CMO Speaks is a blog featuring the voices of SCDAA’s clinical leadership team. The below article was written by Dr. Lewis Hsu, SCDAA chief medical officer, with input from Dr. Lydia Pecker.
NPR recently produced this segment with sickle cell warrior and advocate Teonna Woolford on fertility care and SCD. This is an underdiscussed topic and an important aspect of sickle cell care. We congratulate Teonna and the Sickle Cell Reproductive Health Education Directive (SC RED) for getting this message out, and we are grateful for the attention from NPR. In light of this discussion, we would like to reinforce a few points about reproductive health and SCD:
- Even without a transplant or gene therapy, sickle cell disease can damage patients’ bodies in ways that can affect their ability to have children. We agree with the statements by Drs. Lydia Pecker and Leena Nahata in this NPR report.
- Currently, insurance coverage for fertility preservation is highly variable and differs from state to state. We agree with statements in this NPR report by Dr. Irene Su about the vagueness of these policies. This is a sickle cell advocacy opportunity to get coverage in more states. SCDAA praises the efforts of SC RED and the Alliance for Fertility Preservation as allies in fighting for coverage. However, just as the NPR report described for intrauterine insemination, there are high costs and many other barriers of access to these procedures. Shared decision-making should be the model for information, choices and policies.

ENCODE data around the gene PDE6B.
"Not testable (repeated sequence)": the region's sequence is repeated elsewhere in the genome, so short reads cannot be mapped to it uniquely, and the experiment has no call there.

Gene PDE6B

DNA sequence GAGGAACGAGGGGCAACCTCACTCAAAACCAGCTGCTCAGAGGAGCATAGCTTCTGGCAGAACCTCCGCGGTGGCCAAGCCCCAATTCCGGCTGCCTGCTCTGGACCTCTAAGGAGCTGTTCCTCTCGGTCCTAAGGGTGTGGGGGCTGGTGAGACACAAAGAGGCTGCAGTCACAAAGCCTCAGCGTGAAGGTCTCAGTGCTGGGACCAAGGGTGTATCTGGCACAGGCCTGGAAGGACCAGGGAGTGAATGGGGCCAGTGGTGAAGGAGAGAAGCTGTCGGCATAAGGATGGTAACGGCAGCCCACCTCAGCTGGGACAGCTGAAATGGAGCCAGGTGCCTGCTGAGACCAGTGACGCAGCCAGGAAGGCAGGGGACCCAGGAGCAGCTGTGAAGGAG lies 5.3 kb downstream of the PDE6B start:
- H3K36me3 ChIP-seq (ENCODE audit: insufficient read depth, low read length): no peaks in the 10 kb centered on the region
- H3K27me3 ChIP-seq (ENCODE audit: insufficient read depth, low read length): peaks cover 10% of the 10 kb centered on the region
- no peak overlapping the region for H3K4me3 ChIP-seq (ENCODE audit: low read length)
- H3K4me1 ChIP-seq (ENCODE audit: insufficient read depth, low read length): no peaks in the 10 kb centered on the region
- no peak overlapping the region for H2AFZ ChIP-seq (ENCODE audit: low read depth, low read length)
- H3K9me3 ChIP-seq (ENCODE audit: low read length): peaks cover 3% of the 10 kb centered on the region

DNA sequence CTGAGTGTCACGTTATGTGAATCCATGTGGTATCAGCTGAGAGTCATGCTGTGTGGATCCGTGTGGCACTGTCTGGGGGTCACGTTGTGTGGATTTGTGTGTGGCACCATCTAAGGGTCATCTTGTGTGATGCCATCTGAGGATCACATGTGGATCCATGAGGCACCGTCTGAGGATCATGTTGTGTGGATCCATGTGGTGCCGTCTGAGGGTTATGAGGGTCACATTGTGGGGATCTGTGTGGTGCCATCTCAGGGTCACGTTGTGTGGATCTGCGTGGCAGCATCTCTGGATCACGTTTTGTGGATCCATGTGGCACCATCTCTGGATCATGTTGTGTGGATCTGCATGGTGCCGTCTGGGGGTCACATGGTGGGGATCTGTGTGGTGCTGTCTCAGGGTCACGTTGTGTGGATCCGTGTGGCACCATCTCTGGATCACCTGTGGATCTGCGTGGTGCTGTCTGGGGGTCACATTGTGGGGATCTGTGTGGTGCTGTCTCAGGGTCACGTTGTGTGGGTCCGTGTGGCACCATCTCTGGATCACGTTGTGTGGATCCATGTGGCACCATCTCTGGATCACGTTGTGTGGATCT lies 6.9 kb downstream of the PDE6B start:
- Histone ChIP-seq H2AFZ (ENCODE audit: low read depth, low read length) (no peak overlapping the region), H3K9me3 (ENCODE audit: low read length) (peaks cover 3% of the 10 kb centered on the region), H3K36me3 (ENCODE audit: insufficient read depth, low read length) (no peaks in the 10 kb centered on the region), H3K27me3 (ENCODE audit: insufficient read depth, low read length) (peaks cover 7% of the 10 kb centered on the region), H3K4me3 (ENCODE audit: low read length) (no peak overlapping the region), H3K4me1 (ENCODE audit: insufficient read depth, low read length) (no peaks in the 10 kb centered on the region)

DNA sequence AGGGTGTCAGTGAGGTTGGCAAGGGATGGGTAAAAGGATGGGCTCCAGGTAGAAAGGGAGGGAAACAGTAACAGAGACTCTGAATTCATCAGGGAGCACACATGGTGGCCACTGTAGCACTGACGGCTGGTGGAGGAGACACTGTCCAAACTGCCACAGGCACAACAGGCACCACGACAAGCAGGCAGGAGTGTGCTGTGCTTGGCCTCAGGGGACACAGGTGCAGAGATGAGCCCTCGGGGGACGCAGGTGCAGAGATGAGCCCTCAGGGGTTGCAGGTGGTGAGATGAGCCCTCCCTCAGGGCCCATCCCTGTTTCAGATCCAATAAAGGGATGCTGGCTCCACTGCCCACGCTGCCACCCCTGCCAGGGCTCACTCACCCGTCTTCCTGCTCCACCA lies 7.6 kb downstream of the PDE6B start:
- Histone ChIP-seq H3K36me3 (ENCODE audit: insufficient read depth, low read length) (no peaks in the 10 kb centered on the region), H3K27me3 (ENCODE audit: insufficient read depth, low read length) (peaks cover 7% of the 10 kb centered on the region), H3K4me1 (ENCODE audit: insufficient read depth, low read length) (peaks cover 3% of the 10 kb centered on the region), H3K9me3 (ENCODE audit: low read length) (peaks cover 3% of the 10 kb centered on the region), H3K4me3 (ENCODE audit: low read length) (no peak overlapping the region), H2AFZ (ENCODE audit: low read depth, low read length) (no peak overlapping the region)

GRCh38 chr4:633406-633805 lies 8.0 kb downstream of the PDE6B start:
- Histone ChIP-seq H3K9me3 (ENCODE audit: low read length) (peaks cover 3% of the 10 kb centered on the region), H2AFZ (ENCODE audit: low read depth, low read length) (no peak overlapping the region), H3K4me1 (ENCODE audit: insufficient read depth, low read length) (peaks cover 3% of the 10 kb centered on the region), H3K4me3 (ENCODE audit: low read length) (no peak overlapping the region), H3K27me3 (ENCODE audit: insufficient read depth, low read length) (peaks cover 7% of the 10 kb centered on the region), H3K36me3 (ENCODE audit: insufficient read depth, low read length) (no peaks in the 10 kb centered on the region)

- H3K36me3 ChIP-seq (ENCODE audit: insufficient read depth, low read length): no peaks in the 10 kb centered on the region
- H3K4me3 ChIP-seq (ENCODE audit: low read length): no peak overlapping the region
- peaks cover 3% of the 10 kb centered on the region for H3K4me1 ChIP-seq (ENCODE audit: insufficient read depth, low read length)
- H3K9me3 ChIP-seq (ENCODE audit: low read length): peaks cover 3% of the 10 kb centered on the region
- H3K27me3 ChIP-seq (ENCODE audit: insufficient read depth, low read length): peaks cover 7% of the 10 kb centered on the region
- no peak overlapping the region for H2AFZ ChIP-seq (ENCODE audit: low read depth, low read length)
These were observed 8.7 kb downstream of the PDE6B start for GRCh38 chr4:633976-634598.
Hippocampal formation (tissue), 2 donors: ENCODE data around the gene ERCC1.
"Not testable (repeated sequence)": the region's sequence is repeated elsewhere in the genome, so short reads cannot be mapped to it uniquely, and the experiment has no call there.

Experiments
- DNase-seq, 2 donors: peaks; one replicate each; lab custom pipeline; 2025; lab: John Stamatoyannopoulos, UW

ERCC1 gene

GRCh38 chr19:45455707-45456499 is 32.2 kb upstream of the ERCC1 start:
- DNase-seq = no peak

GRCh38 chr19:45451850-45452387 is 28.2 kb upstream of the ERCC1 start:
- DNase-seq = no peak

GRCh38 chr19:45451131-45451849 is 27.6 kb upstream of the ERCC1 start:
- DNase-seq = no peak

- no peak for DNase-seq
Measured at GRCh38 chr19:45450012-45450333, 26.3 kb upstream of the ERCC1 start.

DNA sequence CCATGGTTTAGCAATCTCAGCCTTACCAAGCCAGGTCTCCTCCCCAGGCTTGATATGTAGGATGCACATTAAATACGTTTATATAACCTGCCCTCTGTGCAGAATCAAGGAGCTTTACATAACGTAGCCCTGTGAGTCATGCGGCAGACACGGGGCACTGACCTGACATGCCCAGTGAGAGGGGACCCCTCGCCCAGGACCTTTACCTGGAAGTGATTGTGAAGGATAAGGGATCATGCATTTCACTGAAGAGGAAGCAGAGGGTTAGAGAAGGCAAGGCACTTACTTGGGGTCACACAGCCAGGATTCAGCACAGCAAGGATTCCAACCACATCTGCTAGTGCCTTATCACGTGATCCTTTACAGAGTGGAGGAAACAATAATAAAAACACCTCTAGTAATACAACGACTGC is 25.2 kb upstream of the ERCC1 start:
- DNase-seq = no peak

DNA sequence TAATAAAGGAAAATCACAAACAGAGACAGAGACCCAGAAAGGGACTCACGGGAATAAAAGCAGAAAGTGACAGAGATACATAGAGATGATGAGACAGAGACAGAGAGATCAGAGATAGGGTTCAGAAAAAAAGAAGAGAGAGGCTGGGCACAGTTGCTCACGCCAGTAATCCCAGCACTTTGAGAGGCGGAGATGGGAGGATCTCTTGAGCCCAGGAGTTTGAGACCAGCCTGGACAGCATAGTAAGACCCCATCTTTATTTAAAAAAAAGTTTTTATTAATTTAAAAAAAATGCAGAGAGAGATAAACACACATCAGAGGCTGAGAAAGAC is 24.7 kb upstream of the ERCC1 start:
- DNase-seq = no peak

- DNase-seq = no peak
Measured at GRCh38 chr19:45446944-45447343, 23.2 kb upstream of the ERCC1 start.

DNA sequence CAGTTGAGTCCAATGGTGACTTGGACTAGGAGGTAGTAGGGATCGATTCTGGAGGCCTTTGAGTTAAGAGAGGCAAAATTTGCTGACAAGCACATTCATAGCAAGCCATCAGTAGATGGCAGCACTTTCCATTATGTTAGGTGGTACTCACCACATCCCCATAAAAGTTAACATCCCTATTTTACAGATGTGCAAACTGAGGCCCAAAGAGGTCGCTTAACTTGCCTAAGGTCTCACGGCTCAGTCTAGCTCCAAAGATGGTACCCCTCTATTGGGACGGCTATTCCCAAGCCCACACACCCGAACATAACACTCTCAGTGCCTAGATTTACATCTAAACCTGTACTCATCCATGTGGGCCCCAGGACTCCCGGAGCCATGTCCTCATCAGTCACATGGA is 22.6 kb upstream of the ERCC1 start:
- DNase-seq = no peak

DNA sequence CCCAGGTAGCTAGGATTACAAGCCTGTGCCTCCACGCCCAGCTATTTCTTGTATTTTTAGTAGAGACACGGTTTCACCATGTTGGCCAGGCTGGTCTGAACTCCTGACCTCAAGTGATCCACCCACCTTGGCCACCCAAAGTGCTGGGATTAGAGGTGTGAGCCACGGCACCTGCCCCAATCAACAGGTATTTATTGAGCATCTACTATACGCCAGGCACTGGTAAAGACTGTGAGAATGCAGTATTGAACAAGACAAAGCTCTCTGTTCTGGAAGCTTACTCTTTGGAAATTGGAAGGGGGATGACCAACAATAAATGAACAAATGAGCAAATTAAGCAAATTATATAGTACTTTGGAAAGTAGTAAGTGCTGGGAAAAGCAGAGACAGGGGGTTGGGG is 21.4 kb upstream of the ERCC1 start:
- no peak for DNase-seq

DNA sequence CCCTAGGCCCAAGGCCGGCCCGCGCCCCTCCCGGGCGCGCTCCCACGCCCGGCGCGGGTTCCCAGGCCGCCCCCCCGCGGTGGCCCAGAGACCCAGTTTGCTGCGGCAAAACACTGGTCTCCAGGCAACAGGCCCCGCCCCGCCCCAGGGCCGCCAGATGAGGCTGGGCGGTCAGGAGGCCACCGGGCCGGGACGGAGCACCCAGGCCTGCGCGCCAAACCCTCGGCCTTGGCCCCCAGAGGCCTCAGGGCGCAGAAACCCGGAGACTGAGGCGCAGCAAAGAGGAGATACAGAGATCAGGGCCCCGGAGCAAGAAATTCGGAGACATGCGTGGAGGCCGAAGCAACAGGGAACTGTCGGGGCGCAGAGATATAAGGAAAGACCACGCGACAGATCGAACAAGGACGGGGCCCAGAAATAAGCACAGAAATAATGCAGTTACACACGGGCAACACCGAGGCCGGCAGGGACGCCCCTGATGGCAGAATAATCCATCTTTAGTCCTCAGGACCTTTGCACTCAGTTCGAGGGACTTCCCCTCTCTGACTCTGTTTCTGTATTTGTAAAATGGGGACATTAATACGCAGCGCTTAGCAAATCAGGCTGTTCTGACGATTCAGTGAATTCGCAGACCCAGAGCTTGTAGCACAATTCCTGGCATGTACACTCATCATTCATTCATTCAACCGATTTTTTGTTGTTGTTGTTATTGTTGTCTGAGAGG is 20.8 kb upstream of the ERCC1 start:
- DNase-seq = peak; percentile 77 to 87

- SCDAA agrees wholeheartedly with the statements in this NPR report regarding funding disparities and the lack of information dissemination about sickle cell disease. The NASEM 2020 Report has much more information about action steps to take.
Go deeper – What is not brought out in this NPR report
- Sickle cell disease is an inherited condition. Another aspect of reproductive decision-making for individuals with SCD is understanding the risks of having a child who also has sickle cell disease (more about family planning in this infographic from SC RED). Having a child with sickle cell disease is not a mistake, but it should not be a surprise for lack of information. Tests are available to know whether the mate has the sickle gene or another hemoglobin variant. Tests are available for prenatal diagnosis. Fertility centers also can do preimplantation genetic diagnosis and embryo selection to choose an embryo without sickle cell disease.
- For individuals with sickle cell, choosing to have children also means gathering a support system so that they can be a caregiver for a child when they themselves have sickle cell problems. (Currently, the mother of one of my patients cannot be at the bedside for her child with sickle acute chest syndrome because she is hospitalized herself for sickle cell pain.)
- Making reproductive decisions would be best done in the format of “shared decision-making.” These are complicated decisions that depend on individual situations and individual values. Individuals with sickle cell disease should try to be well-informed. Try to explain your values and reasons to your health care provider(s), and ask questions until you have a solid understanding. Please be aware that some things are not certain in medicine and in reproduction and can only be described as chances and risks.
Helpful links and resources
Lewis Hsu, MD, PhD, is a pediatric hematologist who serves as director of the Sickle Cell Center and professor of pediatrics for the University of Illinois at Chicago. He has conducted sickle cell research, published over 50 peer-reviewed papers and co-authored “Hope and Destiny: The Patient and Parent’s Guide to Sickle Cell Disease and Sickle Cell Trait.” He currently serves as the SCDAA Chief Medical Officer.